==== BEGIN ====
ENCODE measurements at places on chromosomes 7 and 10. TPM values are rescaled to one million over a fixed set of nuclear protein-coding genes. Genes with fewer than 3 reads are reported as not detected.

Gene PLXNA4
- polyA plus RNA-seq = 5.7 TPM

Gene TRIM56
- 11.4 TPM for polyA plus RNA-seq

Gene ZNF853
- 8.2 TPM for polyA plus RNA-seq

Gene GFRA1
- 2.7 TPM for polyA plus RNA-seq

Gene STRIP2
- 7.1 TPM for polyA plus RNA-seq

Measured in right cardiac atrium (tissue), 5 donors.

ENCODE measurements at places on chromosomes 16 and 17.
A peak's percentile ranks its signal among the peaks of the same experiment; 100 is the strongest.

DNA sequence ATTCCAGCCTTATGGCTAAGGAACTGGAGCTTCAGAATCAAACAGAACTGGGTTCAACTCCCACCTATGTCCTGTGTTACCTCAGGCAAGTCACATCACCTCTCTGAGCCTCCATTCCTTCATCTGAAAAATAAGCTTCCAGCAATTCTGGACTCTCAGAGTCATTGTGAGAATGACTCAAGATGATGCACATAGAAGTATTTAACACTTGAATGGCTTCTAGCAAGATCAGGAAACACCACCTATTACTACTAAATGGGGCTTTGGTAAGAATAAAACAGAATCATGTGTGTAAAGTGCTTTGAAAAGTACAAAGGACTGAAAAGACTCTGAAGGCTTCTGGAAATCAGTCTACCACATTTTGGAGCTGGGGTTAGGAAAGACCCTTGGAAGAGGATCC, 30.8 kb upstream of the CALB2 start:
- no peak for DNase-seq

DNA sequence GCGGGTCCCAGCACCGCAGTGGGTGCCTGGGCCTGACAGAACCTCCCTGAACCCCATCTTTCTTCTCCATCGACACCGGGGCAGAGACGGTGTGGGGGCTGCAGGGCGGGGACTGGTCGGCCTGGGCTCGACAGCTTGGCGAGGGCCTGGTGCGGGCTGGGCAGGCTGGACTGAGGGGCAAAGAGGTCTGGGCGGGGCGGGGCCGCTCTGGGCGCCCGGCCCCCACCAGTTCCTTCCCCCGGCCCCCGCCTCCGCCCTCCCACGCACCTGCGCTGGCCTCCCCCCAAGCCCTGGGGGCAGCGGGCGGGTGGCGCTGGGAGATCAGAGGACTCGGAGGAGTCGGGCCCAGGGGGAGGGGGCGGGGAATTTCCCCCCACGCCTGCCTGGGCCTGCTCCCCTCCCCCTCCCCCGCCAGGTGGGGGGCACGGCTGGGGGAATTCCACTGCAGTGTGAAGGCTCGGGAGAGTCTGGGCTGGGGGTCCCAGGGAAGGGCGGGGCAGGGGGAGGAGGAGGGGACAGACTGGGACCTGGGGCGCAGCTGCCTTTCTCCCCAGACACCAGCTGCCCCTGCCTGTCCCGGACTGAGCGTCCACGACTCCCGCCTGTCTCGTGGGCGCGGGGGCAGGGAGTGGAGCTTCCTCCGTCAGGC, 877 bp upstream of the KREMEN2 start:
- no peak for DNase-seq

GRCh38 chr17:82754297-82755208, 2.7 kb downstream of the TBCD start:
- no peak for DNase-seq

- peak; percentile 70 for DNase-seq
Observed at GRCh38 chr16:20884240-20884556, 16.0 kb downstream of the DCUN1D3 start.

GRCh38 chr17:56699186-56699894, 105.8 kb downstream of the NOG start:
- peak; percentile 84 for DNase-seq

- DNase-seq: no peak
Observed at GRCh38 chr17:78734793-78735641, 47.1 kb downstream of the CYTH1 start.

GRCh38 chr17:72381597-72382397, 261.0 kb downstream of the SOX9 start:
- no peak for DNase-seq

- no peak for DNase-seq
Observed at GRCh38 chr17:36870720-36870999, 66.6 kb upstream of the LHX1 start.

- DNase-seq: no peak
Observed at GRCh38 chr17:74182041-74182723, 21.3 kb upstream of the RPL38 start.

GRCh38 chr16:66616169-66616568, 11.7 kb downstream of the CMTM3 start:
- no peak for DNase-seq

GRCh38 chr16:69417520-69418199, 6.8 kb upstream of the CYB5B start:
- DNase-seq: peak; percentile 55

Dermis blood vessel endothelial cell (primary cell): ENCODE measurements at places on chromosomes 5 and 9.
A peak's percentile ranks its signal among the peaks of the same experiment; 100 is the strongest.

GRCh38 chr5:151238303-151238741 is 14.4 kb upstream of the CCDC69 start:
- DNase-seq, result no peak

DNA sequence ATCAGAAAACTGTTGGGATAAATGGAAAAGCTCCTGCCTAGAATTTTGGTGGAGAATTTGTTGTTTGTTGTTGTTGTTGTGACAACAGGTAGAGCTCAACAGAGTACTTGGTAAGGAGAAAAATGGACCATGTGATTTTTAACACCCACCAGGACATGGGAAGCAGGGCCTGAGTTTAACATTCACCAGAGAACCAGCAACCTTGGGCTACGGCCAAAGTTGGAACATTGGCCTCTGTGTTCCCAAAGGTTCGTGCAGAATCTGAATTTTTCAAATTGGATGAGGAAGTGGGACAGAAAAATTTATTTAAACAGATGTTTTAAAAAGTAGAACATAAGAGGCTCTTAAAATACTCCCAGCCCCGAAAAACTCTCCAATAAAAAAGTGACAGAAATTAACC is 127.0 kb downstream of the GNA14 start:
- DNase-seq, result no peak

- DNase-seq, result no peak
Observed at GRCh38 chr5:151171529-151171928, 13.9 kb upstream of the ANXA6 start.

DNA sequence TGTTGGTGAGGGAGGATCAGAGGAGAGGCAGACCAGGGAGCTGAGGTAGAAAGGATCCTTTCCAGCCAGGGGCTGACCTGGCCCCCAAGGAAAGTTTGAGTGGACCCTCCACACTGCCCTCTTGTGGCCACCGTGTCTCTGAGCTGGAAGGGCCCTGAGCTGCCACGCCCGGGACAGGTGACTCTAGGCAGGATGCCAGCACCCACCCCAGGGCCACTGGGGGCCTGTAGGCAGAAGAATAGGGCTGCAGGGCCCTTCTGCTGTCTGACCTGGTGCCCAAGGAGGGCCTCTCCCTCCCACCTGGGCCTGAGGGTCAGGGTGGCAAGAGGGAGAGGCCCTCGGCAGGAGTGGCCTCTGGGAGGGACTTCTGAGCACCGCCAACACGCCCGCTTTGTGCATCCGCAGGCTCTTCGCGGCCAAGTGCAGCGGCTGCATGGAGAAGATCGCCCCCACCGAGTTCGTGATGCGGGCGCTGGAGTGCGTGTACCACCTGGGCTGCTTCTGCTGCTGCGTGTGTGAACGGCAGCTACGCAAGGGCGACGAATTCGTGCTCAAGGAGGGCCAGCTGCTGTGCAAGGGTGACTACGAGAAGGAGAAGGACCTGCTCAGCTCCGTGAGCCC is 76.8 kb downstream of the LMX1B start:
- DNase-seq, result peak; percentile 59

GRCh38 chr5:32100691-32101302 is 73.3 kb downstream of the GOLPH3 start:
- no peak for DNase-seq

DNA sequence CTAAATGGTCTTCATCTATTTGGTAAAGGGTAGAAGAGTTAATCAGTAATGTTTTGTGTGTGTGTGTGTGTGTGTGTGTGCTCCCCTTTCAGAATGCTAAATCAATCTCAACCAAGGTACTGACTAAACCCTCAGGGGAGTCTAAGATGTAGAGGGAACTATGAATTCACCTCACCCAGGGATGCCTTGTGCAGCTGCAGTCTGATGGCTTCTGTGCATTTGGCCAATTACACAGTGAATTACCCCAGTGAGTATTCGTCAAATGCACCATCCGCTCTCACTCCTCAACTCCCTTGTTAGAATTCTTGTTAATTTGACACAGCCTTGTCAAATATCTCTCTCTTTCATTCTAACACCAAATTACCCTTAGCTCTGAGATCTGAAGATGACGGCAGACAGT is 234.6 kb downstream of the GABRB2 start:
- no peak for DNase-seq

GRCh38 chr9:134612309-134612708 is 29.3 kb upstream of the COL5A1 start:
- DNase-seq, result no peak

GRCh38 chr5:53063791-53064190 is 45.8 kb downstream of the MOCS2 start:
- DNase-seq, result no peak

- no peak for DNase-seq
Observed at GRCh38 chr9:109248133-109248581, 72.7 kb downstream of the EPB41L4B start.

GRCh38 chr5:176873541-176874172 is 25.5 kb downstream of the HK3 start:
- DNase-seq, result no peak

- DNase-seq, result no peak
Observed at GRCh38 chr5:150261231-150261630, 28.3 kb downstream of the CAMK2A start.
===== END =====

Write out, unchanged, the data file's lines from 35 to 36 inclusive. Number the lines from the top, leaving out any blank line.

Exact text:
GRCh38 chr16:69417520-69418199, 6.8 kb upstream of the CYB5B start:
- DNase-seq: peak; percentile 55